Today's Weekly Update is a calming and harmonious entry in the form of the incomparable Brian Blade --- session drummer to the stars, jazz pioneer and songwriter. If you are not familiar with Brian Blade or his career as a drummer, I urge you to check out anything he's done either with his groundbreaking Jazz ensemble, the Fellowship Band, or his work as a session musician on either stage or in studio. Blade has worked with amazing artists such as Bob Dylan, Joni Mitchell, Emmylou Harris, Daniel Lanois and Norah Jones - just to name a few. Often called to work with musician and producer Daniel Lanois, Blade offers up a very unique and powerful rhythm section to everything he touches. His work with Lanois' band Black Dub, is a perfect entry for anyone who's not familiar with the style, class or raw power of Mr. Blade.
Aside from merging genre in song and form, Blade is an incredible songwriter both with his Fellowship band and his solo work. "Mama Rosa" is simply an intimate and tender portrait into Blade's songwriting. It sits somewhere between the airy 70's folk sound and darker tonal qualities that he's become accustomed to, with working with Lanois. Beautiful songs are present here. Rich and full acoustic-meets-raw guitar tones, all merging together in this beautiful kind of way. You can literally hear the music being made as you listen to the record flow. "Mama Rosa" could easily be dismissed as a quiet piece of work, but it's much more than that. It's a rich and warm record that calls for a warm beverage on a cold morning, opening up your eyes as much as it does your heart.
In "Mama Rosa" I hear many of the signature sounds of the people Blade has worked with. The song structures, while are not dead ringers of anything, Joni Mitchell would write. I can hear that intention of brooding and slow folk, harkening the breezy 70's free flow in the melody and harmony. Lanois lends his talents on "Mama Rosa" in roughly half of the material, providing a gorgeous and dark landscape for Blade to float upon. Make no mistake, this record is chock full of amazing guitar production. Other guests such as Kurt Rosenwinkel, Rocco Deluca, and Greg Leisz round out a sort of dream team of session players.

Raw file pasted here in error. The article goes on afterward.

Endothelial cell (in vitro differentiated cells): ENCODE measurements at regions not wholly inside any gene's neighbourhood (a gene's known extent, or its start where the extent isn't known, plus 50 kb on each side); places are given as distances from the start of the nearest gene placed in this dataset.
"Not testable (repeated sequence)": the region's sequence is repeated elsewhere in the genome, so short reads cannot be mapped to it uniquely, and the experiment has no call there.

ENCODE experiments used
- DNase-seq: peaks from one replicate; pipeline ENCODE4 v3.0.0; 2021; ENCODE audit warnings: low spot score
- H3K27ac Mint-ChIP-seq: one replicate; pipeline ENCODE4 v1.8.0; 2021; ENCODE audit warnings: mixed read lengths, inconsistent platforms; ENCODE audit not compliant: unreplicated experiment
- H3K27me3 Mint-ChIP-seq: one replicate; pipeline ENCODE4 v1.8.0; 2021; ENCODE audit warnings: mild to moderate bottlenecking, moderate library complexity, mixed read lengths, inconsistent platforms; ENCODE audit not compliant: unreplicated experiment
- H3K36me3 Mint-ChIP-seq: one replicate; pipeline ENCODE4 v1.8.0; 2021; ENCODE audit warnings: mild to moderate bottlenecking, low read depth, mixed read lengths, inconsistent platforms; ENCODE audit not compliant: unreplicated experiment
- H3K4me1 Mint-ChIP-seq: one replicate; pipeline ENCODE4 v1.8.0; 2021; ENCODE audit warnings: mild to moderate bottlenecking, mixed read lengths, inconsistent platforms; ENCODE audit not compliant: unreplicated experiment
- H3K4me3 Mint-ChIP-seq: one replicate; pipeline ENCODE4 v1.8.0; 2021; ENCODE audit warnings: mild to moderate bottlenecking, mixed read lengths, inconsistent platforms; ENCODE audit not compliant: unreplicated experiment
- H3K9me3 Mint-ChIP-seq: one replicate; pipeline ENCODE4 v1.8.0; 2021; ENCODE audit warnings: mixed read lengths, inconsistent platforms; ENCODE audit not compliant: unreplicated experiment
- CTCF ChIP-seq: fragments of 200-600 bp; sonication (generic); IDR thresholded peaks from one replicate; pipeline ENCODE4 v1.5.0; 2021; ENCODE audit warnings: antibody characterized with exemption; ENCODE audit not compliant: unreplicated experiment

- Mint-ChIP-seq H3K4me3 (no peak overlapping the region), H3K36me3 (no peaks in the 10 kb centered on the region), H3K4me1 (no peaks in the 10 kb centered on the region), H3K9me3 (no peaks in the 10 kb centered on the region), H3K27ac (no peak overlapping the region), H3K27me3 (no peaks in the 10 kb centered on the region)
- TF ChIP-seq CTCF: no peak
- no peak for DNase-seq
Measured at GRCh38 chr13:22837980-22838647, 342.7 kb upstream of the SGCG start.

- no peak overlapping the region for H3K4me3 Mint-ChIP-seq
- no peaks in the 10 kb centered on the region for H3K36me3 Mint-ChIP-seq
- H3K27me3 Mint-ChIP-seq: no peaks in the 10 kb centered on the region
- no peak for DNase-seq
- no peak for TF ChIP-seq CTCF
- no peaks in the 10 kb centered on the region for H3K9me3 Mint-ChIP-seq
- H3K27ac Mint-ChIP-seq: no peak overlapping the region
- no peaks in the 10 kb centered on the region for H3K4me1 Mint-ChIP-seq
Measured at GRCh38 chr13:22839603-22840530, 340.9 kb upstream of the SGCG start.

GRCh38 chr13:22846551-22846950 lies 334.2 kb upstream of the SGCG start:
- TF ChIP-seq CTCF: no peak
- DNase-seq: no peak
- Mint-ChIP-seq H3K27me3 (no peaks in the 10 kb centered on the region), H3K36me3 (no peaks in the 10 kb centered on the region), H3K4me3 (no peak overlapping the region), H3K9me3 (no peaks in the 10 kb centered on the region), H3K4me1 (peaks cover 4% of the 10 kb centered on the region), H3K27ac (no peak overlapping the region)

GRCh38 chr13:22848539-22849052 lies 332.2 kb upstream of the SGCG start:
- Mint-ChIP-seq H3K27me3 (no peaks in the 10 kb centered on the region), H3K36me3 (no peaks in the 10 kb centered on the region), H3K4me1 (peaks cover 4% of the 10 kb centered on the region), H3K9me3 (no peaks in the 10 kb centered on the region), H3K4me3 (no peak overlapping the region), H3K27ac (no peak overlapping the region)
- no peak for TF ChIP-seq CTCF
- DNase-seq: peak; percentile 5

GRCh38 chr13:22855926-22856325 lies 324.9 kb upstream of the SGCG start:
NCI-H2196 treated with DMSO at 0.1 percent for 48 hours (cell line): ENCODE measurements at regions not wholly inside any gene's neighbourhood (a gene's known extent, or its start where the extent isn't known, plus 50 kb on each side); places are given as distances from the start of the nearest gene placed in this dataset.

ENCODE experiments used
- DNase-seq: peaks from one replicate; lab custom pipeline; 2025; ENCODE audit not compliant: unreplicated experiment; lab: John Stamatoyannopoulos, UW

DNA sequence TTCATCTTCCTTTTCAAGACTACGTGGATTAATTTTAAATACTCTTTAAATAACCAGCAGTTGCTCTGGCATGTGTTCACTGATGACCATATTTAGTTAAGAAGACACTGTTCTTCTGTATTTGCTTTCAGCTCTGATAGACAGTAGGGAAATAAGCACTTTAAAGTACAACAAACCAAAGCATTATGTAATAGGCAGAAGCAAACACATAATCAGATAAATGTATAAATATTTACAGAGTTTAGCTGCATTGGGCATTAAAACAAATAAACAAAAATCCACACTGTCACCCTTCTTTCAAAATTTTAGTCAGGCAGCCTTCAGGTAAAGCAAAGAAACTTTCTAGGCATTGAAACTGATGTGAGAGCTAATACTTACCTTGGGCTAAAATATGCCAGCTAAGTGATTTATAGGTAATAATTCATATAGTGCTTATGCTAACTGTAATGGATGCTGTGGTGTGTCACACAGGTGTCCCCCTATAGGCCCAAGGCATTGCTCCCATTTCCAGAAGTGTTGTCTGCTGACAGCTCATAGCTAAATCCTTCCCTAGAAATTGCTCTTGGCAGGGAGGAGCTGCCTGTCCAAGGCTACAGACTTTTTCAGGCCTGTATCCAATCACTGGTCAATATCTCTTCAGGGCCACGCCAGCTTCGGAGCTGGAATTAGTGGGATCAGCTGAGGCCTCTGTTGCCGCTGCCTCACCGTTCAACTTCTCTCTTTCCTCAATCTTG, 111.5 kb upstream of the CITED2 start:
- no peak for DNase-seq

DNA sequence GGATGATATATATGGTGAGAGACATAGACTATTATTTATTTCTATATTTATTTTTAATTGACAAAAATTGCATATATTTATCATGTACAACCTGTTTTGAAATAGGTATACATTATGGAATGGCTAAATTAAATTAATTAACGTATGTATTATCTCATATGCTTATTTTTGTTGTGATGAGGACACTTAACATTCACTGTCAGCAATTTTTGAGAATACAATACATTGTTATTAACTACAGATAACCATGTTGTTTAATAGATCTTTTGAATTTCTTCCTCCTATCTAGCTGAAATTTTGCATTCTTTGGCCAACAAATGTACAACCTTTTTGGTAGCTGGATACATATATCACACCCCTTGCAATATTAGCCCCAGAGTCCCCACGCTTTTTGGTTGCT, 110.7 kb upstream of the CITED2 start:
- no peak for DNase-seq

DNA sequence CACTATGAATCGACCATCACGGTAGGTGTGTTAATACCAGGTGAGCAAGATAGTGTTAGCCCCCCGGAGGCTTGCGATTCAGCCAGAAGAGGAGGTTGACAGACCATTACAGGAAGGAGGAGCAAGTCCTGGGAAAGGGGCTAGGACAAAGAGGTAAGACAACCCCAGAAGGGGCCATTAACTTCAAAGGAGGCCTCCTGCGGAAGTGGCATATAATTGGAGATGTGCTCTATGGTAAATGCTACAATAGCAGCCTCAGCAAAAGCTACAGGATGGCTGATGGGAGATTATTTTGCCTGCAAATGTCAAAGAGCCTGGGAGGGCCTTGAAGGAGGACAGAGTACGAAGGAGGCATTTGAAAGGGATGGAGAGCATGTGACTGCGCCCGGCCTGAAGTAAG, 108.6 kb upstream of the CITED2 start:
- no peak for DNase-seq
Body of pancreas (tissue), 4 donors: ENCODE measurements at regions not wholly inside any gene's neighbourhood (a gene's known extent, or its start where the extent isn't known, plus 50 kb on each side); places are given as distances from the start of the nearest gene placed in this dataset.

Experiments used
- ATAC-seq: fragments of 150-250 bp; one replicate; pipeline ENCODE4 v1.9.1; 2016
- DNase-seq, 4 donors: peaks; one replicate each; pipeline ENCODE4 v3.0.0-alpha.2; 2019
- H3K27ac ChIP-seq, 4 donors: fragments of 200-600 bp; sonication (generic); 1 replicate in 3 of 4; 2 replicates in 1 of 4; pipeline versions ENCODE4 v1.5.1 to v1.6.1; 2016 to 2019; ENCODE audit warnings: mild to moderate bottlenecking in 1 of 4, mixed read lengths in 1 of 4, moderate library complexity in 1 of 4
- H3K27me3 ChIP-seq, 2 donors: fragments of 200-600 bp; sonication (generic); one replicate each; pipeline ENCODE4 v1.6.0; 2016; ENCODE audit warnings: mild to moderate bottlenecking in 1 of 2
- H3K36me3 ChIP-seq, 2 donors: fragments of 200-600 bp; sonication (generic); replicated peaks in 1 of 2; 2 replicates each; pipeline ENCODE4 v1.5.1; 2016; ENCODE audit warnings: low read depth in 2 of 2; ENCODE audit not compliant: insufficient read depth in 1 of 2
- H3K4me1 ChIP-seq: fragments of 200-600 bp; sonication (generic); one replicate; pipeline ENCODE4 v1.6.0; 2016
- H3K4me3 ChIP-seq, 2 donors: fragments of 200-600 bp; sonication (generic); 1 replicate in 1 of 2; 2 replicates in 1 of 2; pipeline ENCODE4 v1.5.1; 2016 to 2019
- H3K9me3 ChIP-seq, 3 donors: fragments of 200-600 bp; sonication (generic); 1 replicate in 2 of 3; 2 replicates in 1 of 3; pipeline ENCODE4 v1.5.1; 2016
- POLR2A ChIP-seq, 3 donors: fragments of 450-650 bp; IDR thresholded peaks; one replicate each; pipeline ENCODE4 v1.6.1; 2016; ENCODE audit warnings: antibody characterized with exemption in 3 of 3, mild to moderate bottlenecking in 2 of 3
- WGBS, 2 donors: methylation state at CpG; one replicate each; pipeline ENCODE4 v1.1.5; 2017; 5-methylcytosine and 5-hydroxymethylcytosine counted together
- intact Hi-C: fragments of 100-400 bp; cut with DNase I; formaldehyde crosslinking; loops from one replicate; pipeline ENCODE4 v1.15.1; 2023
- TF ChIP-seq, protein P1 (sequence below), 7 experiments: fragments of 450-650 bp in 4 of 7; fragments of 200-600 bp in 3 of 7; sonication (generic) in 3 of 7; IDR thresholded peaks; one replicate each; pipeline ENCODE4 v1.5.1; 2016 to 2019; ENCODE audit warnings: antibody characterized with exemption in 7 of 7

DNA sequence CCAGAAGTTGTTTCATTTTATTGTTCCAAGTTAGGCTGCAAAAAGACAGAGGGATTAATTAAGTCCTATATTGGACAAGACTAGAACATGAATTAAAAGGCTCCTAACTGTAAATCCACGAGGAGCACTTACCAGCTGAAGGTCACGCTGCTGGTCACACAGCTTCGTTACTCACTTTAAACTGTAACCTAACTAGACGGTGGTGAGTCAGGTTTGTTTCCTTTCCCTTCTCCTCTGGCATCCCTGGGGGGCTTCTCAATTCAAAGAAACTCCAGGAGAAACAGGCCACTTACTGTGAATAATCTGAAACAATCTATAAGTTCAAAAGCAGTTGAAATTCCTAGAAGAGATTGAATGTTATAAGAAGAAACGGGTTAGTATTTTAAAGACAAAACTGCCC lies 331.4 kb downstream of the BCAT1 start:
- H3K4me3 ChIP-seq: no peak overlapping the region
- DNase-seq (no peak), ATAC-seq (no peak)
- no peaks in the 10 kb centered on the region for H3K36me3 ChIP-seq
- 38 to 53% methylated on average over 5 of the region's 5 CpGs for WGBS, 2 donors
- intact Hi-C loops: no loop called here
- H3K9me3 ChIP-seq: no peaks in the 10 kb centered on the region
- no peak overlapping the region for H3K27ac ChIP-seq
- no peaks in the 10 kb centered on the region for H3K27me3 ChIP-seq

Songs like After The Revival, Mercy Angel and Her Song are wonderful examples of beauty emerging, growing into a larger flourish. There's this quality about the songwriting here; almost as if an old friend is back in town sharing their stories of family, love and life. Nothing is forced with the material. Every musical moment is allowed the chance to become something. This mentality is incredibly interesting to me, especially in a world where calculation is in the front seat in our modern musical climate.
Centerline, You'll Always Be My Baby and Struggling With That are some of my other favorite selections from "Mama Rosa". Darker in nature with the hazy line that's often created by the production of Lanois, these songs just ooze vibe. As a guitarist, I'm drawn to the raw and beautiful layers. There's just a beautiful power that comes from this place, where intention feeds production. Lush tremolo, vibrato and echo all spin together in this gorgeous brew --- dripping with soul.
Material like "Mama Rosa" comes up through the depths only so often, it's important to hold pieces of work like this dear and close to you. I hope you might take a listen and feel some of that same emotion and share it with someone as I have done for you. With respect to Joni Mitchell and Blades work with her, I can see this line from Free Man In Paris offering up a simple answer to why I feel records like "Mama Rosa" are just so important....
I was a free man in Paris
I felt unfettered and alive
Nobody was calling me up for favors
No one's future to decide
You know I'd go back there tomorrow
But for the work I've taken on
Stoking the star maker machinery
Behind the popular song.